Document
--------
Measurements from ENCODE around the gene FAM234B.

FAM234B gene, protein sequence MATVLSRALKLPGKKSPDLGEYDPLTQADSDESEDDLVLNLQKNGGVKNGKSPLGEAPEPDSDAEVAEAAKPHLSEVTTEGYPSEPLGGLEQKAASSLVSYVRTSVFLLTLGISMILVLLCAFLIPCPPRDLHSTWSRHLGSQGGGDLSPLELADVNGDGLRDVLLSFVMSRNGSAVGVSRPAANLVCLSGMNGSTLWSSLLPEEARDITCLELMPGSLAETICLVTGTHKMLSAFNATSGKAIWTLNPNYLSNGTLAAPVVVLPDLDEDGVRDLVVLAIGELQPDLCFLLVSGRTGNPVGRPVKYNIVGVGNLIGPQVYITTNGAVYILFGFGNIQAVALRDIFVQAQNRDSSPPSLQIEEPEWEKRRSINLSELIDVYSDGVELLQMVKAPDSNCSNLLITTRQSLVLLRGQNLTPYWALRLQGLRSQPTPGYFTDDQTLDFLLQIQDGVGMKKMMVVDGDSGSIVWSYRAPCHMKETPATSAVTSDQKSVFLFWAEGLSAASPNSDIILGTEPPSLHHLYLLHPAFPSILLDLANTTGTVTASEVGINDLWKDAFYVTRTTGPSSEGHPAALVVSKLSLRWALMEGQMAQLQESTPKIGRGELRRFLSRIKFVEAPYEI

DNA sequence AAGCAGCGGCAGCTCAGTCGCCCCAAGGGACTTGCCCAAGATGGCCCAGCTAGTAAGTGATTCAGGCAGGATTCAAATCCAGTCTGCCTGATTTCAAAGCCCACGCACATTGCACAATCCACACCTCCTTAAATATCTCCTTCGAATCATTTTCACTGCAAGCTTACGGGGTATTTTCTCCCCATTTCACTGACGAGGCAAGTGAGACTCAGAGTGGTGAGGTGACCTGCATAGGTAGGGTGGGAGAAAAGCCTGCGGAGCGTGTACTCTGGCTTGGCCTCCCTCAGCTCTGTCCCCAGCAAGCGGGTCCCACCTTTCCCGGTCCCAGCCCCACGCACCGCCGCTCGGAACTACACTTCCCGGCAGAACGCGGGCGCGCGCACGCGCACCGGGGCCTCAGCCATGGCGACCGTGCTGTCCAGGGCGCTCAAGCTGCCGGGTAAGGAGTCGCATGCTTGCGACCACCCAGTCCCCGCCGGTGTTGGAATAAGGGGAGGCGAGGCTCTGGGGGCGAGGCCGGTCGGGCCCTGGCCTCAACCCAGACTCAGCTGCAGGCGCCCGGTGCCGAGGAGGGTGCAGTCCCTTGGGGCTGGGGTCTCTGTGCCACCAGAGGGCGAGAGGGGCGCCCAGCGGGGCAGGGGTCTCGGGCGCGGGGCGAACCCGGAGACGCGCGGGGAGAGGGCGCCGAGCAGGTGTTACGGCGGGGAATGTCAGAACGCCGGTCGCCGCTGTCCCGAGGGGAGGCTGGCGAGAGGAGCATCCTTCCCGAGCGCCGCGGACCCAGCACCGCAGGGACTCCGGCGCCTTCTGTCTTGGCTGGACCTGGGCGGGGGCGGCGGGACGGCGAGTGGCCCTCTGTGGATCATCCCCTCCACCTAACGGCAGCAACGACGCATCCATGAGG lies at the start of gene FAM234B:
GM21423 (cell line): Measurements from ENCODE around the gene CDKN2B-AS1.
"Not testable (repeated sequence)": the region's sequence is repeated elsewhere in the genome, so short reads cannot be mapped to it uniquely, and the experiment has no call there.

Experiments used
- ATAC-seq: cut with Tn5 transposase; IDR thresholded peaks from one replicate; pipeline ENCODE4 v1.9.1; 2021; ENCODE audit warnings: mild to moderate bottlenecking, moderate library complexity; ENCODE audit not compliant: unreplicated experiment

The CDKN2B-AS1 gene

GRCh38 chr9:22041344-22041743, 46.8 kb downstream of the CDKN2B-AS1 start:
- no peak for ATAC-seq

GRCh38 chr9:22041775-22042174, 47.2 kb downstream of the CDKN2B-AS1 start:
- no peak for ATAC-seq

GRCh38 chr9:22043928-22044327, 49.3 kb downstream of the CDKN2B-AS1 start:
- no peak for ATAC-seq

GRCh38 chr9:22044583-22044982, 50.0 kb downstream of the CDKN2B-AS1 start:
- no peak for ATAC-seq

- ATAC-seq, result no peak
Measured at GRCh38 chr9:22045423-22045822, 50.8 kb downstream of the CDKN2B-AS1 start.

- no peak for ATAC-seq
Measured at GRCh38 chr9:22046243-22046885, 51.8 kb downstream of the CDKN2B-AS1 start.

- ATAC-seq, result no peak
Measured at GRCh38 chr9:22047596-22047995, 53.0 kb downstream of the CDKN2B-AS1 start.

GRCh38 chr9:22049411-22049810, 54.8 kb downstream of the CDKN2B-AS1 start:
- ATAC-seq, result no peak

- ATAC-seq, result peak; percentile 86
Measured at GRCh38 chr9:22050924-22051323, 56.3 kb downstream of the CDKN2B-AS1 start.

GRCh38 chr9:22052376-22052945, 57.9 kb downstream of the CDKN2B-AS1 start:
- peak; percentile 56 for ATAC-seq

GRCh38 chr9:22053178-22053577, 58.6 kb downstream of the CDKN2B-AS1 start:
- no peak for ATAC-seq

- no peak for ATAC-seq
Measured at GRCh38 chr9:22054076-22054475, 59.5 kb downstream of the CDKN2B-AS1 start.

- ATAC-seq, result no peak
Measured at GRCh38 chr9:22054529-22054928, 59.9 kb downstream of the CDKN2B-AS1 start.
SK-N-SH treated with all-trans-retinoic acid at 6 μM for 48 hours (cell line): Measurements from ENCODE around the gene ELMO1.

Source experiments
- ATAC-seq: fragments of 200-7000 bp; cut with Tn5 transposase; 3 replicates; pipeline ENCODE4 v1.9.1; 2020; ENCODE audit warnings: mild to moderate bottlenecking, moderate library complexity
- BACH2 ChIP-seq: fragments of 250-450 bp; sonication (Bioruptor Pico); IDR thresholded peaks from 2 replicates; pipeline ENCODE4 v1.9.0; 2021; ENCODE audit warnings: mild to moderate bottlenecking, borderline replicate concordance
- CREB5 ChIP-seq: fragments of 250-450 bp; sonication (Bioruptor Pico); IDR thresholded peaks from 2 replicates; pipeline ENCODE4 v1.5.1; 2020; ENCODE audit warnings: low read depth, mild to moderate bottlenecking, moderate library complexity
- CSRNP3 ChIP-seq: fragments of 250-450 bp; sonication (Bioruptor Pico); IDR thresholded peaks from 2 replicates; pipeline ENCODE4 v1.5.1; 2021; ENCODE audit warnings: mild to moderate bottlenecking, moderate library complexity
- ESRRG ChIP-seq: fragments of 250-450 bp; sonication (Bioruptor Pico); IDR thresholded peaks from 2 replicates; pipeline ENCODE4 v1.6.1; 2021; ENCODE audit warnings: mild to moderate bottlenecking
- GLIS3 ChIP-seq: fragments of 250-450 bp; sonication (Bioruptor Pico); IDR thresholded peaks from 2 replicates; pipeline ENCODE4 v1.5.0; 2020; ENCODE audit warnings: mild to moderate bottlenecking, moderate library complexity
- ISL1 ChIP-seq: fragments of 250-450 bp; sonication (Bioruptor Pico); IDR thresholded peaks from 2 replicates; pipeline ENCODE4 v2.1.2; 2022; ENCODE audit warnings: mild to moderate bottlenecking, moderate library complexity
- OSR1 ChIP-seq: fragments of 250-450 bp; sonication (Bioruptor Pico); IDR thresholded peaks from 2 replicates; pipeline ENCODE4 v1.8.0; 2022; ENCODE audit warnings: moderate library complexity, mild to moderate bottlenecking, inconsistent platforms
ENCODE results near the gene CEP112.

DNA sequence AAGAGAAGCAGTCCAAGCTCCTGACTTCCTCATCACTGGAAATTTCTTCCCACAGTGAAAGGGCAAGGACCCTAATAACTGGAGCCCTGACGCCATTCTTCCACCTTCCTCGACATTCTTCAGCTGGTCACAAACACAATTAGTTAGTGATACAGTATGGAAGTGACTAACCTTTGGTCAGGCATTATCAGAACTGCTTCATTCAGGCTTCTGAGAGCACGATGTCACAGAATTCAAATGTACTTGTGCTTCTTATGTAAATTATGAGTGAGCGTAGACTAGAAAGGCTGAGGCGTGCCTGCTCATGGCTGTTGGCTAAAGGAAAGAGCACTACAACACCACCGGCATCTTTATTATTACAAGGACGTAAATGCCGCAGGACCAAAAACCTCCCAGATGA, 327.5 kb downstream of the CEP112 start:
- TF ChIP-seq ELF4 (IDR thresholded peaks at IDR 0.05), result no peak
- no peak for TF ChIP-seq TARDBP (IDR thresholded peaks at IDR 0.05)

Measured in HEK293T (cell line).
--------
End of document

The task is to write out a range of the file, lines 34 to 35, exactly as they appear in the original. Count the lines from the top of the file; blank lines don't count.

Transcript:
Measured at GRCh38 chr9:22054529-22054928, 59.9 kb downstream of the CDKN2B-AS1 start.
SK-N-SH treated with all-trans-retinoic acid at 6 μM for 48 hours (cell line): Measurements from ENCODE around the gene ELMO1.